You can shorten URL’s using Bitly without creating Bitly account.  You copy the URL you want to shorten then go to Bitly.com, paste the URL in the box provided, click “shorten,” and your shortened link will be displayed for you to copy and use wherever you need to use it.  You can also customize the shortened link to make it say something about what it is a link to.  For instance if I’m posting a link to a lesson on the ProLiteracy website called “I’m a banana,” I will paste the URL http://www.proliteracyednet.org/articles.asp?mcid=2&cid=23&rid=102 into Bitly and it will create shortened link that looks like http://bit.ly/nG1Rj0 .  But then I can customize it to look like http://bit.ly/ProLitBanana which is easy to remember and also lets the reader know what the link is to.

Creating QR Codes

You can also easily make QR (Quick response) codes from your Bitly links.  If I take the http://bit.ly/ProLitBanana link and add a .qr at the end so it now looks like http://bit.ly/ProLitBanana.qr, the link is now to the QR code for that link. The QR code can make the link even easier to share in a PowerPoint for example where the audience members could use their cell phone QR readers to get straight to the site on their cell phones.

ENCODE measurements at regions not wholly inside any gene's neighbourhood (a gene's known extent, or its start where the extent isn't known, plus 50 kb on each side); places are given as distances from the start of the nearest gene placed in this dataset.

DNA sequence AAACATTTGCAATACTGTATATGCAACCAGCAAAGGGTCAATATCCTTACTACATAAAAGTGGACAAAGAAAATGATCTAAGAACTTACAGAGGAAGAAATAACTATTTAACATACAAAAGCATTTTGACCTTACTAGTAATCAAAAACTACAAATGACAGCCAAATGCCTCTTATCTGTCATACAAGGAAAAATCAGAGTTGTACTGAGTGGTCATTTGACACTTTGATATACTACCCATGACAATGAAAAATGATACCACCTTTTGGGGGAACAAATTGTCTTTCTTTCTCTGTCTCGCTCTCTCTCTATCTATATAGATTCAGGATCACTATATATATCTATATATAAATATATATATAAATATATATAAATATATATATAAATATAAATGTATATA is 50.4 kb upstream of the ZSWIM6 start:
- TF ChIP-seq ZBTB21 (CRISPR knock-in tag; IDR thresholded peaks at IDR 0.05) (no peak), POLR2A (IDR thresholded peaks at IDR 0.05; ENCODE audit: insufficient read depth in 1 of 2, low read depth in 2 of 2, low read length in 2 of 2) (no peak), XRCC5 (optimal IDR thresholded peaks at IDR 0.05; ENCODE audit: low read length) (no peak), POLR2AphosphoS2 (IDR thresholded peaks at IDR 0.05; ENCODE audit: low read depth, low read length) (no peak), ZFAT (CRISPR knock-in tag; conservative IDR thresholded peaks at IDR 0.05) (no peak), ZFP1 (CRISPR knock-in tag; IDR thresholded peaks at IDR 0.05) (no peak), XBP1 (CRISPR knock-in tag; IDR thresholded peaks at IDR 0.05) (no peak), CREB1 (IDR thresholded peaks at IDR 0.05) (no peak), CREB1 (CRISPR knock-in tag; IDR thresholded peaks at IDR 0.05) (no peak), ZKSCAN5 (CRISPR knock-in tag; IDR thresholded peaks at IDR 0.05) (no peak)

Bitly Sidebar

Another tool Bitly offers is a sidebar bookmarklet http://bitly.com/pages/sidebar .  This allows you to use Bitly tools without opening another page or tab in your browser.  Once you add the sidebar you can

  1. Click on the Info+ link and watch clicks stats and more in real time.
  2. Tweet right from the Sidebar without leaving the page you’re on (must be signed in with a linked Twitter account).
  3. Keep checking back on the Sidebar to see updated Click stats, and stats for all clicks to the same long link.
  4. See in real time who else is talking about this page on Twitter, FriendFeed and blog comments.

Benefits of a Bitly Account

Everything above you can do without signing in to a Bitly account, but there is one particular tool that you can only access if you do create and sign into an account, and that is the ability to see personalized stats for your Bitly links.  Most of my Bitly links get 3 to 15 clicks, but one of my links got over 2000 clicks and I would never have know n that without Bitly.  When logged into your account on Bitly you can also see all the links you’ve shortened so it acts like a bookmarker too.

Welcome

26 Apr

I’ve been talking about twitter, facebook, and blogging for adult education for a while now and on this blog I’m going to post all the information and links I have gathered.